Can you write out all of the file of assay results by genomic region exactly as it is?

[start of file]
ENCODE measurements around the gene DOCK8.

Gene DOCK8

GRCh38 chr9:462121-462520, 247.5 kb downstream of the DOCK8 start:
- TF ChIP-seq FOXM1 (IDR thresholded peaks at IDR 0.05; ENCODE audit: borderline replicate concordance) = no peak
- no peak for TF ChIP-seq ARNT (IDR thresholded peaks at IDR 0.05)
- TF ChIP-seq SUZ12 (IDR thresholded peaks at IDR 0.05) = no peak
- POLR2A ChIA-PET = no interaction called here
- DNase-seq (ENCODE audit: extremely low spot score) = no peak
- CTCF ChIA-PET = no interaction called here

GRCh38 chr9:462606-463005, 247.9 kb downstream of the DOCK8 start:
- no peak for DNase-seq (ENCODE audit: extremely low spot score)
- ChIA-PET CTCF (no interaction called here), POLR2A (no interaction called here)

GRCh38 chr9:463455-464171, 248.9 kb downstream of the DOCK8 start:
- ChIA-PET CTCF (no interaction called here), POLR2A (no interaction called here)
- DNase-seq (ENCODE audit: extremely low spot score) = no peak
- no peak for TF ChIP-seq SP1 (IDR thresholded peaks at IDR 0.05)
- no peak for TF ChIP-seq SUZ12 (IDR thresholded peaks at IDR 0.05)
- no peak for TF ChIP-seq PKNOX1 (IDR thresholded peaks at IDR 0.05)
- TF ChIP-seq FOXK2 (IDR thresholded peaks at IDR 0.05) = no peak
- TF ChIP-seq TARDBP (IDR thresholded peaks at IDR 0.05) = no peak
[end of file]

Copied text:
ENCODE measurements around the gene DOCK8.

Gene DOCK8

GRCh38 chr9:462121-462520, 247.5 kb downstream of the DOCK8 start:
- TF ChIP-seq FOXM1 (IDR thresholded peaks at IDR 0.05; ENCODE audit: borderline replicate concordance) = no peak
- no peak for TF ChIP-seq ARNT (IDR thresholded peaks at IDR 0.05)
- TF ChIP-seq SUZ12 (IDR thresholded peaks at IDR 0.05) = no peak
- POLR2A ChIA-PET = no interaction called here
- DNase-seq (ENCODE audit: extremely low spot score) = no peak
- CTCF ChIA-PET = no interaction called here

GRCh38 chr9:462606-463005, 247.9 kb downstream of the DOCK8 start:
- no peak for DNase-seq (ENCODE audit: extremely low spot score)
- ChIA-PET CTCF (no interaction called here), POLR2A (no interaction called here)

GRCh38 chr9:463455-464171, 248.9 kb downstream of the DOCK8 start:
- ChIA-PET CTCF (no interaction called here), POLR2A (no interaction called here)
- DNase-seq (ENCODE audit: extremely low spot score) = no peak
- no peak for TF ChIP-seq SP1 (IDR thresholded peaks at IDR 0.05)
- no peak for TF ChIP-seq SUZ12 (IDR thresholded peaks at IDR 0.05)
- no peak for TF ChIP-seq PKNOX1 (IDR thresholded peaks at IDR 0.05)
- TF ChIP-seq FOXK2 (IDR thresholded peaks at IDR 0.05) = no peak
- TF ChIP-seq TARDBP (IDR thresholded peaks at IDR 0.05) = no peak